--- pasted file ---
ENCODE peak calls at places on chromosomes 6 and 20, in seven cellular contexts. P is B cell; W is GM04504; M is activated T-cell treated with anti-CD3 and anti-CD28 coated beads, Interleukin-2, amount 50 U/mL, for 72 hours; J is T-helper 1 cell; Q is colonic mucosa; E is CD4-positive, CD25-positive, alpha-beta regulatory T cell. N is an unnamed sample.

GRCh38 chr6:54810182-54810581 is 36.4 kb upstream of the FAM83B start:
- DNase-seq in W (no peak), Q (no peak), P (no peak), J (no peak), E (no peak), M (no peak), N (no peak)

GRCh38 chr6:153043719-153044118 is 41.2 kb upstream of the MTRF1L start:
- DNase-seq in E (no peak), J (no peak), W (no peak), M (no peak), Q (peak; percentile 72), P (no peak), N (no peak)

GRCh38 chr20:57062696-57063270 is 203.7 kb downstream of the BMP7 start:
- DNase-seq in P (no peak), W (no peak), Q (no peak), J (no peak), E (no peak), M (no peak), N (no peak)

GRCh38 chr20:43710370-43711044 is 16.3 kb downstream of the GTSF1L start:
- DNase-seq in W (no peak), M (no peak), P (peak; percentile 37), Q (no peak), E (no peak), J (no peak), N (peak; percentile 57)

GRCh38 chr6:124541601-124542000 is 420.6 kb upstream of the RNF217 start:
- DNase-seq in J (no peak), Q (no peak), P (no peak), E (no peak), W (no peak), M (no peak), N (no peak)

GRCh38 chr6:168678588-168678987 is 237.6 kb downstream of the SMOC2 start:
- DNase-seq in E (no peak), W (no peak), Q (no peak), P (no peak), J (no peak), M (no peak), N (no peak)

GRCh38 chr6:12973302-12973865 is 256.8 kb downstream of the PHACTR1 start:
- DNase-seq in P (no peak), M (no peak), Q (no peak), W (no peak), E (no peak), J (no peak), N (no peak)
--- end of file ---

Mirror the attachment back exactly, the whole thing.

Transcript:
ENCODE peak calls at places on chromosomes 6 and 20, in seven cellular contexts. P is B cell; W is GM04504; M is activated T-cell treated with anti-CD3 and anti-CD28 coated beads, Interleukin-2, amount 50 U/mL, for 72 hours; J is T-helper 1 cell; Q is colonic mucosa; E is CD4-positive, CD25-positive, alpha-beta regulatory T cell. N is an unnamed sample.

GRCh38 chr6:54810182-54810581 is 36.4 kb upstream of the FAM83B start:
- DNase-seq in W (no peak), Q (no peak), P (no peak), J (no peak), E (no peak), M (no peak), N (no peak)

GRCh38 chr6:153043719-153044118 is 41.2 kb upstream of the MTRF1L start:
- DNase-seq in E (no peak), J (no peak), W (no peak), M (no peak), Q (peak; percentile 72), P (no peak), N (no peak)

GRCh38 chr20:57062696-57063270 is 203.7 kb downstream of the BMP7 start:
- DNase-seq in P (no peak), W (no peak), Q (no peak), J (no peak), E (no peak), M (no peak), N (no peak)

GRCh38 chr20:43710370-43711044 is 16.3 kb downstream of the GTSF1L start:
- DNase-seq in W (no peak), M (no peak), P (peak; percentile 37), Q (no peak), E (no peak), J (no peak), N (peak; percentile 57)

GRCh38 chr6:124541601-124542000 is 420.6 kb upstream of the RNF217 start:
- DNase-seq in J (no peak), Q (no peak), P (no peak), E (no peak), W (no peak), M (no peak), N (no peak)

GRCh38 chr6:168678588-168678987 is 237.6 kb downstream of the SMOC2 start:
- DNase-seq in E (no peak), W (no peak), Q (no peak), P (no peak), J (no peak), M (no peak), N (no peak)

GRCh38 chr6:12973302-12973865 is 256.8 kb downstream of the PHACTR1 start:
- DNase-seq in P (no peak), M (no peak), Q (no peak), W (no peak), E (no peak), J (no peak), N (no peak)